2 Raves in Europe May Have Spread Monkeypox

Florida has a suspected case, likely making it the third US state with the virus
By John Johnson,  Newser Staff
Posted May 23, 2022 6:41 AM CDT
Florida Has First Suspected Case of Monkeypox
This 2003 electron microscope image made available by the CDC shows mature, oval-shaped monkeypox virions, left, and spherical immature virions, right.   (Cynthia S. Goldsmith, Russell Regner/CDC via AP, File)

(Newser) – It's a not-so-surprising update on this year's monkeypox outbreak: Another state—Florida—has a suspected case, likely making it the third state to see the virus. Health officials say the case in Broward County (home of Fort Lauderdale) is related to international travel, but they aren't providing details beyond that, reports the South Florida Sun-Sentinel. Massachusetts previously confirmed a case, and another in New York is awaiting CDC confirmation. Monkeypox is typically confined to Africa, but this year has seen a spike in nations where the disease is not usually found, including Britain, Spain, Israel, France, Switzerland, and Australia, in addition to the US. All told, about 190 confirmed and suspected cases have been reported in 16 nations, per ABC News.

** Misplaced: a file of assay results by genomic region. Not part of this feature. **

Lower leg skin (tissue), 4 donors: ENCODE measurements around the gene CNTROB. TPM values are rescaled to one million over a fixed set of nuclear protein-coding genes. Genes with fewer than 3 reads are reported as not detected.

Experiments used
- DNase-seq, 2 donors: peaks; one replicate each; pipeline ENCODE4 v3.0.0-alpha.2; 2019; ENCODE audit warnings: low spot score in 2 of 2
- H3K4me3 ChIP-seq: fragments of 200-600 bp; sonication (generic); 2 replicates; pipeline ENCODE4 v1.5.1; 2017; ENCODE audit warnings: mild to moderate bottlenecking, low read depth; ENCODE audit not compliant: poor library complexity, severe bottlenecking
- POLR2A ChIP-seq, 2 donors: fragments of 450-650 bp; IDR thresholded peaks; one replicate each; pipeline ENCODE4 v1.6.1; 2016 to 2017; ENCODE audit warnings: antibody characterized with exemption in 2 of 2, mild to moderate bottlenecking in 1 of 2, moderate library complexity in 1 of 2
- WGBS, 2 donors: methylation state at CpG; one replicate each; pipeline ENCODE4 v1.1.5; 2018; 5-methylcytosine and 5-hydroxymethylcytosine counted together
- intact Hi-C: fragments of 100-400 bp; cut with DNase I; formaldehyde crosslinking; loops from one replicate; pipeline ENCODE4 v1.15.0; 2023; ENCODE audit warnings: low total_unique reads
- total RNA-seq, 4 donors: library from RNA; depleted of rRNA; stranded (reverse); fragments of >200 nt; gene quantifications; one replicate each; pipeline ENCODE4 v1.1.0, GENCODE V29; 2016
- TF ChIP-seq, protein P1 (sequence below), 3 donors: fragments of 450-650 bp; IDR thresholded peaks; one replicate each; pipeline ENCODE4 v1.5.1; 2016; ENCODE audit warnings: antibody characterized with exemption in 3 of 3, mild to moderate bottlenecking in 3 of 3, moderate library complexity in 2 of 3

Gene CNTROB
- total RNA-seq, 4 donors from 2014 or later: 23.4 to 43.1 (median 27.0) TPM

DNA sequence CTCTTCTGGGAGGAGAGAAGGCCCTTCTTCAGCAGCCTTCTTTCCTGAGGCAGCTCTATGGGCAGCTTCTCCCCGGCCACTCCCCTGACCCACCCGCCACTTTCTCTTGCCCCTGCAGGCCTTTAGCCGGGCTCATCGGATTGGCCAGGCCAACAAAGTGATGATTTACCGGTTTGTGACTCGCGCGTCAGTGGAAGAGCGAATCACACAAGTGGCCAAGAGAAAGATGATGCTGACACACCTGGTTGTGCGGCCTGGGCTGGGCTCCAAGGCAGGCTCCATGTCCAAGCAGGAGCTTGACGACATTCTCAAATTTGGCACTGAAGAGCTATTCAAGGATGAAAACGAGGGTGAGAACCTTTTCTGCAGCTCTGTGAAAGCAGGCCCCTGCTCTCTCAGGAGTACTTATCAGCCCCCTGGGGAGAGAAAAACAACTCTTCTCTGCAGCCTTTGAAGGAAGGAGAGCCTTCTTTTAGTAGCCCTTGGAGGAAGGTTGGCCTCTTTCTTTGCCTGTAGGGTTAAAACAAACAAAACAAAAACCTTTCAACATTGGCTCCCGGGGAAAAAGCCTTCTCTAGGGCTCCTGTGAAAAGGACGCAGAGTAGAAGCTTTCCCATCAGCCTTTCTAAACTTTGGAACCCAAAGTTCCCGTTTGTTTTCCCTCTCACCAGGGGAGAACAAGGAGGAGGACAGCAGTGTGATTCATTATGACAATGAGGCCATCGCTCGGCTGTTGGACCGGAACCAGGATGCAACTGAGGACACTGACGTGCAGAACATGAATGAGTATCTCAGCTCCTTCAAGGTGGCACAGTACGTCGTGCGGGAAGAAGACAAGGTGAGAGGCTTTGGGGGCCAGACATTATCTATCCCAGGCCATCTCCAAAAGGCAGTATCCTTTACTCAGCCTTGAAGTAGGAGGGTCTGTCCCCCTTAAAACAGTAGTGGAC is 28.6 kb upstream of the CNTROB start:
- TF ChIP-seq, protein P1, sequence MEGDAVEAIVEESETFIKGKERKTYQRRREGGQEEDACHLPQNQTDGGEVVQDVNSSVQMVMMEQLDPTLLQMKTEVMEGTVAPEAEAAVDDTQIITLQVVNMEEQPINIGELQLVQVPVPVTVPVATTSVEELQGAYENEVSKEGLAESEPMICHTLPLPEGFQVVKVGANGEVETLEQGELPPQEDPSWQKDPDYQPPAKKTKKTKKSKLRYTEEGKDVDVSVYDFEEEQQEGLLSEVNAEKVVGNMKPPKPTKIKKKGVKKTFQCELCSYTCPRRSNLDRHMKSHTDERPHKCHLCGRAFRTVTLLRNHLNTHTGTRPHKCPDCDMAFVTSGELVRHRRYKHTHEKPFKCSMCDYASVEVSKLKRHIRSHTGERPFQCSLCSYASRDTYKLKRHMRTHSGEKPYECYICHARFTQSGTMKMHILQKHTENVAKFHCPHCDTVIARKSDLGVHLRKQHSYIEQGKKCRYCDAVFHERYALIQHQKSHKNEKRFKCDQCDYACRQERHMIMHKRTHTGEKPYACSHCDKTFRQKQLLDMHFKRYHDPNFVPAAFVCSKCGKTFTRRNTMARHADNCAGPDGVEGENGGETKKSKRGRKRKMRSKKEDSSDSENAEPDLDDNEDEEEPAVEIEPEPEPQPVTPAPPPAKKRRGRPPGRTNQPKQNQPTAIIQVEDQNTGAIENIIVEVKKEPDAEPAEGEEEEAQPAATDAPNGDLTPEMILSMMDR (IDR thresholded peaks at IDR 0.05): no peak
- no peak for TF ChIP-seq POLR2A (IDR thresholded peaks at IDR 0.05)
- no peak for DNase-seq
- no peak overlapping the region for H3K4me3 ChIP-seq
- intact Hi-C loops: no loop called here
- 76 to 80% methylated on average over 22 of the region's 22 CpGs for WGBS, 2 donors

• Biden: On Sunday, President Biden said "everybody should be concerned" about the outbreak, though his comments on Monday were more measured. "I just don't think it rises to the level of the kind of concern that existed with COVID-19," Biden said on his Asian trip, per CNN. He noted that vaccines already exist to keep the virus in check—smallpox vaccines are known to work against monkeypox.
  • Two raves: A World Health Organization adviser tells the AP that raves in Belgium and Spain attended by a large number of gay or bisexual men might play a big role in this year's spike outside Africa. “We know monkeypox can spread when there is close contact with the lesions of someone who is infected, and it looks like sexual contact has now amplified that transmission," says Dr. David Heymann. Most patients recover after a few weeks, though about 10% of cases can be deadly. No deaths have been reported this year.
(Read more monkeypox stories.)

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